String of violence requires action rooted in reflection and compromise

In the aftermath of tragedy across the country, the United States mourns the deceased and searches for answers. Joe Scarborough, host of MSNBC’s Morning Joe, said “This is a nation on edge.”

Three major issues emerge as both potential causes and consequences of these events: fractured race relations, gun violence as a public health epidemic, and a criminal justice system in need of broad reform.

To confront these challenges the public must engage the following areas:

  1. Structural inequality that inhibit entire populations from fully participating in a democratic society
  2. Systematic racism that manifests itself within cultural and societal norms that undermine the Nation’s highest ideals of justice and freedom
  3. Adopt common-sense public health measures that acknowledge twenty-first century needs and realities to establish a safer environment for its citizens
  4. Update training, technology, and engagement practices that better prepare law enforcement to use deadly force as a last resort, hold them accountable to their actions, and make officers more confident and competent amid the social, economic, and cultural shifts that should influence and guide a continuous evolution in policing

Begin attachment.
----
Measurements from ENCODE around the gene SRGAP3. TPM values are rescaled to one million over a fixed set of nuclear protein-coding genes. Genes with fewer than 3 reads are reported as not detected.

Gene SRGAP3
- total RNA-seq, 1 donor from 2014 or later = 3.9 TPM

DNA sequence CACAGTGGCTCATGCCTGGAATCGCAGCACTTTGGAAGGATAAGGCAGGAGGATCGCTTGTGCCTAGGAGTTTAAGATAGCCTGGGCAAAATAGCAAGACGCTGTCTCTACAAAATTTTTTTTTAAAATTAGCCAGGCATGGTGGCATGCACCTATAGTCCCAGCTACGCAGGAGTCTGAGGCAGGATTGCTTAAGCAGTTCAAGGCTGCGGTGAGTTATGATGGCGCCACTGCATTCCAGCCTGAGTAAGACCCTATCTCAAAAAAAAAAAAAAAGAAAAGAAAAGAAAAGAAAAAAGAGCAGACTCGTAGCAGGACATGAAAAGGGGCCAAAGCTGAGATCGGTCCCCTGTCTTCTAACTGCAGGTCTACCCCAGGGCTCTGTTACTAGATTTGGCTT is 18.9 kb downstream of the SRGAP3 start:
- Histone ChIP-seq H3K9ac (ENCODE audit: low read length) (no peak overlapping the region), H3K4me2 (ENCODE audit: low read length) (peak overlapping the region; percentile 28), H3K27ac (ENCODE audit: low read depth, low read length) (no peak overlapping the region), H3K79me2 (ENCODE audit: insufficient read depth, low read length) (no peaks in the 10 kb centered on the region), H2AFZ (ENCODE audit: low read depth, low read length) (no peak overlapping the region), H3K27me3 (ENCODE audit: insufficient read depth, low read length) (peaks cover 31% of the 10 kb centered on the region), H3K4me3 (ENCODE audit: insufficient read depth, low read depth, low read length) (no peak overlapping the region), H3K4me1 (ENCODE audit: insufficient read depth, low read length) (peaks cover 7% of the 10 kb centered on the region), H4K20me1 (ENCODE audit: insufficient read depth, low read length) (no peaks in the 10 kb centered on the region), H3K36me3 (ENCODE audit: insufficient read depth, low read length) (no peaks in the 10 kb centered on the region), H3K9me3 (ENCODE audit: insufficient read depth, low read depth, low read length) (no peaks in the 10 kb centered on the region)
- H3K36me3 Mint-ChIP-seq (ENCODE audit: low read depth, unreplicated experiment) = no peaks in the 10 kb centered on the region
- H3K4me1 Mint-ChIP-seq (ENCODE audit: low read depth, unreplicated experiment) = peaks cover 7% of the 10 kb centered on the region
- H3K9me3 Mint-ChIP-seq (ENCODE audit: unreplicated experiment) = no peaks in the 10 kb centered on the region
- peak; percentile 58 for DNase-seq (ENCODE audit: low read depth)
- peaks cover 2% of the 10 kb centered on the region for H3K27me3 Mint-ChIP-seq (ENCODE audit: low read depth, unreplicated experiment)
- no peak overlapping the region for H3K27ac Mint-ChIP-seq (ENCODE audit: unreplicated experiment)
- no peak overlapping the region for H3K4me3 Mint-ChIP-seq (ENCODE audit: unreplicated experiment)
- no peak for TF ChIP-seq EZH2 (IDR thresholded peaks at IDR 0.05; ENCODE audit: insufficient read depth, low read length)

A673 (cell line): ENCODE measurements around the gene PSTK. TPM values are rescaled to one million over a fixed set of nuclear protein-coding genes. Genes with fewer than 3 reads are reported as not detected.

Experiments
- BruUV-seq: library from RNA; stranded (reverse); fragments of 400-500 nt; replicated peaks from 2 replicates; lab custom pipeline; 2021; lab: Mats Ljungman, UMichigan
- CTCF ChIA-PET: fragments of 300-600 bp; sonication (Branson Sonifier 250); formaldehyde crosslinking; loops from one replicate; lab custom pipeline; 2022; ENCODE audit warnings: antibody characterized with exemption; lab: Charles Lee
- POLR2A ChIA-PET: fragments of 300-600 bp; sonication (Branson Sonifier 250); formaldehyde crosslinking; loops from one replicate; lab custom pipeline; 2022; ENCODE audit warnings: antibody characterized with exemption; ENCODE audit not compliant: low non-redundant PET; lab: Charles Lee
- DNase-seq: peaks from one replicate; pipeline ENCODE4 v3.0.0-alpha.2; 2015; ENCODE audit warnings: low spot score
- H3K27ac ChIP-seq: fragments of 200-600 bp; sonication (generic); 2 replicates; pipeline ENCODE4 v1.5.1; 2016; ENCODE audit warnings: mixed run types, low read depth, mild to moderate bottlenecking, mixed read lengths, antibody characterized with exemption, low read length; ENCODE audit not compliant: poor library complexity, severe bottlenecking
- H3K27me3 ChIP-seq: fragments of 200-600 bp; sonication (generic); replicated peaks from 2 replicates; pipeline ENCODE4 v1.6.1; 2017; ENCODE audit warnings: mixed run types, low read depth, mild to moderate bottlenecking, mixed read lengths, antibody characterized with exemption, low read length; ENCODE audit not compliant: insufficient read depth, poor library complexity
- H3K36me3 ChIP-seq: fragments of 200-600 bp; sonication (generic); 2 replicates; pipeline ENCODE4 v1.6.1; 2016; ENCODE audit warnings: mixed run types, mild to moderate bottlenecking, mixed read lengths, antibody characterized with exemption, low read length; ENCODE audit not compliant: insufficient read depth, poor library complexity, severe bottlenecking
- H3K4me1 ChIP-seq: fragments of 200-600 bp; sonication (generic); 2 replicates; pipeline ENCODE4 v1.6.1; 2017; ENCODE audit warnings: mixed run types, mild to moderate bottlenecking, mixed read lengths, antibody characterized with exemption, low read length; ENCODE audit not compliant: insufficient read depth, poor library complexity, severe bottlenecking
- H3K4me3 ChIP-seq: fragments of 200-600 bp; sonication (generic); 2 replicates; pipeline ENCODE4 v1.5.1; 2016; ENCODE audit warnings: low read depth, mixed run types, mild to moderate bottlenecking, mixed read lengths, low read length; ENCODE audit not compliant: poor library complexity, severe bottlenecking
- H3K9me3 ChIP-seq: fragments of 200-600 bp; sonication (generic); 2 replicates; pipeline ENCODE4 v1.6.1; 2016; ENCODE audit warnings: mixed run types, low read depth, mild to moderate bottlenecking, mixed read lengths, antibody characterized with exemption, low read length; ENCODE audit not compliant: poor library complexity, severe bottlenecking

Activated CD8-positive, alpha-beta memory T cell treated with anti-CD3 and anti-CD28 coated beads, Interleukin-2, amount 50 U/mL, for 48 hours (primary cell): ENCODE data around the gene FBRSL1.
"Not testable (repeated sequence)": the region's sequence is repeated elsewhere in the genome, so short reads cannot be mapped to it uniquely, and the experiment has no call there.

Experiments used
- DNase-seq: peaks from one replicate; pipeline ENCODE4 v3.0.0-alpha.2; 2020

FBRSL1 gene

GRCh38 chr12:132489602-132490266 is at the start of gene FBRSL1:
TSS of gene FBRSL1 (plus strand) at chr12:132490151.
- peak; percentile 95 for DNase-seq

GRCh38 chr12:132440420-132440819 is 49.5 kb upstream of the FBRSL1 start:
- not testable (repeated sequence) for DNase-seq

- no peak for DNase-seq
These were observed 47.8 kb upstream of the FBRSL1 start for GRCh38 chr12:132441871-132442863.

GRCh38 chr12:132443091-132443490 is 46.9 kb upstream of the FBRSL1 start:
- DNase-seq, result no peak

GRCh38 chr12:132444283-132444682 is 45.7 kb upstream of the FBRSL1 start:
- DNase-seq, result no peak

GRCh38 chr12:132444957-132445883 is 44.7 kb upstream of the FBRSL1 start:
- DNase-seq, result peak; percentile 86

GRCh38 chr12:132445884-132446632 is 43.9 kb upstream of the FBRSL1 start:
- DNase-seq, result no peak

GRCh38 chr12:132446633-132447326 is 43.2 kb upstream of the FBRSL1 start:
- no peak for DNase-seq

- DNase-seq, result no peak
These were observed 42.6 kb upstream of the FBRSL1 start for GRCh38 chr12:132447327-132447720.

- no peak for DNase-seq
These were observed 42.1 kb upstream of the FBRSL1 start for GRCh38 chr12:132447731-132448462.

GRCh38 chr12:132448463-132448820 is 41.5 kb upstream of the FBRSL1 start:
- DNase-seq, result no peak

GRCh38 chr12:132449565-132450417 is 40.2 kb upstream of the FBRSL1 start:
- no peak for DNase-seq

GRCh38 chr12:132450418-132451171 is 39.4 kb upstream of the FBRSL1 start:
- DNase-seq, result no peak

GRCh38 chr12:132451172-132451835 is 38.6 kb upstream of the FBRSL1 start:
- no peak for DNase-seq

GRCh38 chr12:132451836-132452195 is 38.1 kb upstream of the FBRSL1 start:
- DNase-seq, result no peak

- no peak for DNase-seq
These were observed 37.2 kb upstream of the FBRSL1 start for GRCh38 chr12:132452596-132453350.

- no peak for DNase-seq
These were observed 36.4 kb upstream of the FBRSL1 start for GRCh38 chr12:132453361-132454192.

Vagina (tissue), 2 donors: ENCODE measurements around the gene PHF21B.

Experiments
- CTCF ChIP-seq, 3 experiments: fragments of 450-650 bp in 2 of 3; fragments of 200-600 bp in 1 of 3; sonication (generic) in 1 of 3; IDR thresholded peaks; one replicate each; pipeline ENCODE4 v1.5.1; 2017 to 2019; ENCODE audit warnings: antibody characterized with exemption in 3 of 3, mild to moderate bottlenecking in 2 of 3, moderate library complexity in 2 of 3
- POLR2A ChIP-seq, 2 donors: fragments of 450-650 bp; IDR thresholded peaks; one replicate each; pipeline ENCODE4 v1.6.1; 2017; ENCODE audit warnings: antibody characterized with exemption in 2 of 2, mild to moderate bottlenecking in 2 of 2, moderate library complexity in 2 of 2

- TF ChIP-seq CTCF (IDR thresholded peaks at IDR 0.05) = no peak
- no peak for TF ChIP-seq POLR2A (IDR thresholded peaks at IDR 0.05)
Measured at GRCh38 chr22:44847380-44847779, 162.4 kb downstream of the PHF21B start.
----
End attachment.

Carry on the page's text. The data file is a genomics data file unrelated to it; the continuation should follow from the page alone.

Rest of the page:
Progress will require broad and deep participation at all levels of democracy and government. These are not easy issues to tackle nor will they change overnight, but they’re the source of much-needed contemplation about the type of nation we’ve been, the type of nation we are today, and the type of nation we will become tomorrow.

It is unlikely that legislatures, courts, or executive bodies can accomplish all of these aims within a single term or even within the next 10 years. However, if Scarborough is right about “a nation on edge,” then the American people must prepare and dedicate themselves to significant, sustainable compromise and sacrifice for the foreseeable future.


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